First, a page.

Harriet Harman

Member of Parliament for Camberwell and Peckham. Mother of the House of Commons.

South London Press Column - 24.05.2013

One of the most important things I do in my role as MP for Camberwell and Peckham is helping people with their individual problems and I have a small and dedicated staff to assist me.

People send me emails and letters, and I also hold three advice surgeries a month at ‘Clubland’ at Walworth Methodist Church where people can come and discuss their problems. Since January, I have helped almost 1,700 people and last year I assisted over 5,000.

Most often people approach me with their problems about housing, immigration status and benefits but people come to me for help with a wide range of other issues. Here are a just a few examples:

-A woman who had been the victim of a violent rape got in touch with me because she was concerned that the perpetrator was about to be released only months after he was sentenced. I made a request to the Attorney General that his sentence be referred to the Court of Appeal and it was increased to an indefinite sentence with a minimum further three years before he would be eligible for parole.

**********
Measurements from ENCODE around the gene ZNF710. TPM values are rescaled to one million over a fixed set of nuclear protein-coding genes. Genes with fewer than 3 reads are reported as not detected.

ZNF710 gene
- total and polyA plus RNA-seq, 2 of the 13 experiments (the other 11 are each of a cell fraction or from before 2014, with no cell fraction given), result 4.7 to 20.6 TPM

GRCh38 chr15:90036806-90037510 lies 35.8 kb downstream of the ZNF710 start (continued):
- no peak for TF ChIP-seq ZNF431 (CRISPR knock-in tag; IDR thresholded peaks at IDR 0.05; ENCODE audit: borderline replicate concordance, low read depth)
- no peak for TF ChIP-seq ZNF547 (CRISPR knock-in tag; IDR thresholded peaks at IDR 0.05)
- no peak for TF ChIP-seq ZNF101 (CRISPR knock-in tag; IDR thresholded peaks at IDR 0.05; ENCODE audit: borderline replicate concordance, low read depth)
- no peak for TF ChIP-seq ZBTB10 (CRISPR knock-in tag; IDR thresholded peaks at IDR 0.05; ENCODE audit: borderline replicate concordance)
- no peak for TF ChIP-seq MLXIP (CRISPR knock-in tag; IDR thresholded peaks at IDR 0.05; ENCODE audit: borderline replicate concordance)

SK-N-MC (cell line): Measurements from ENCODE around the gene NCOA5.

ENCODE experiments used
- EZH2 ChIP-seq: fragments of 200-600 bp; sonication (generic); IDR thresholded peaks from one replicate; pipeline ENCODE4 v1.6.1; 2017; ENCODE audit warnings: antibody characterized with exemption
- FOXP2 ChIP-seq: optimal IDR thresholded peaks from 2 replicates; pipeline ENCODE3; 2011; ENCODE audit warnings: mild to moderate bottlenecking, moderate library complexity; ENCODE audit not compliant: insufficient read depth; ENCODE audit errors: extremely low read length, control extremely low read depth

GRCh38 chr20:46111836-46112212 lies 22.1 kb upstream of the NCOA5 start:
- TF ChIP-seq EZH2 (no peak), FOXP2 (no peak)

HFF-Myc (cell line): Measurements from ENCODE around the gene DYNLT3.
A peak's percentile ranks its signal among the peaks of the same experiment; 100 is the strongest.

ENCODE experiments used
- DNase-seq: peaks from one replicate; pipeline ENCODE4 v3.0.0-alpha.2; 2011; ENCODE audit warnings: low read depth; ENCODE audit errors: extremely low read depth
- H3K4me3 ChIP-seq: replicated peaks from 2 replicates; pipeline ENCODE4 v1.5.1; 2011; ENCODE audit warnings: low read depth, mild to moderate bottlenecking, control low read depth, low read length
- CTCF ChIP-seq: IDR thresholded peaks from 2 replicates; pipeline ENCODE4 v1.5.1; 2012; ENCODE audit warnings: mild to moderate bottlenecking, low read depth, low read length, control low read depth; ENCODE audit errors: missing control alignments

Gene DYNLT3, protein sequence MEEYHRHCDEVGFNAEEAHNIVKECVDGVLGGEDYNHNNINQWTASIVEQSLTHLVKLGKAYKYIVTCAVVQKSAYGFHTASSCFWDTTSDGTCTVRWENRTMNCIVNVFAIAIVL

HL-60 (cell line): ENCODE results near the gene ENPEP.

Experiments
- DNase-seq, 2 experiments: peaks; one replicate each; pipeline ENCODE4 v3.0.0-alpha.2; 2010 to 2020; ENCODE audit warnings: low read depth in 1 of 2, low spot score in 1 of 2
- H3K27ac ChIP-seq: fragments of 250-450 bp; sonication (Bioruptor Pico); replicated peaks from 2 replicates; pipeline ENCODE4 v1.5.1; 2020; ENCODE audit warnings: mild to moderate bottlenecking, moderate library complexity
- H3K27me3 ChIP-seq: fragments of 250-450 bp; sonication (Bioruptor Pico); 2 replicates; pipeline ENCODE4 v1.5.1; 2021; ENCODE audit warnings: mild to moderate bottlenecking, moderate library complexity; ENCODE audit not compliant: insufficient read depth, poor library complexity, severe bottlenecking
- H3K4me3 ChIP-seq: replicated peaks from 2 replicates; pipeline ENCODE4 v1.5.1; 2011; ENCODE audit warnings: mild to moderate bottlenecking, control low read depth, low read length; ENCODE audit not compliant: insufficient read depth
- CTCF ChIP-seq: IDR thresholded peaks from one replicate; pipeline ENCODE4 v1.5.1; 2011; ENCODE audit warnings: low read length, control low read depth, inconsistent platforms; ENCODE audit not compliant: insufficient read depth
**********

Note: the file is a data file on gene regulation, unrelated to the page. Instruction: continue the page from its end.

-An elderly man from Camberwell got in touch with me because he couldn’t get his bathroom adapted for his 76 year old disabled wife. They had submitted an application to the council but had not heard back for three months. In the meantime, he was struggling to lift her in and out of the bath and feared that they might fall and injure themselves. I pursued this with the council who completed the bathroom adaptations but also agreed to change the process to prevent such a serious delays happening again.

-A 26 year old student from Peckham who was suffering from kidney failure and having to undergo dialysis for eight hours a day contacted me because she needed a transplant but was told she would have to wait five years for a donor. Her mother in Pakistan underwent tests and was found to be a suitable donor. She applied for a visa to visit the UK for the operation to be carried out but her visa application was refused. She appealed and won but no time was set for when the visa would be issued and meanwhile my constituent was continuing to suffer. I contacted the Home Office to press them to expedite the visa. They agreed and the mother is now able to come to the UK to donate her kidney and help save her daughter’s life and end the worry of the waiting.

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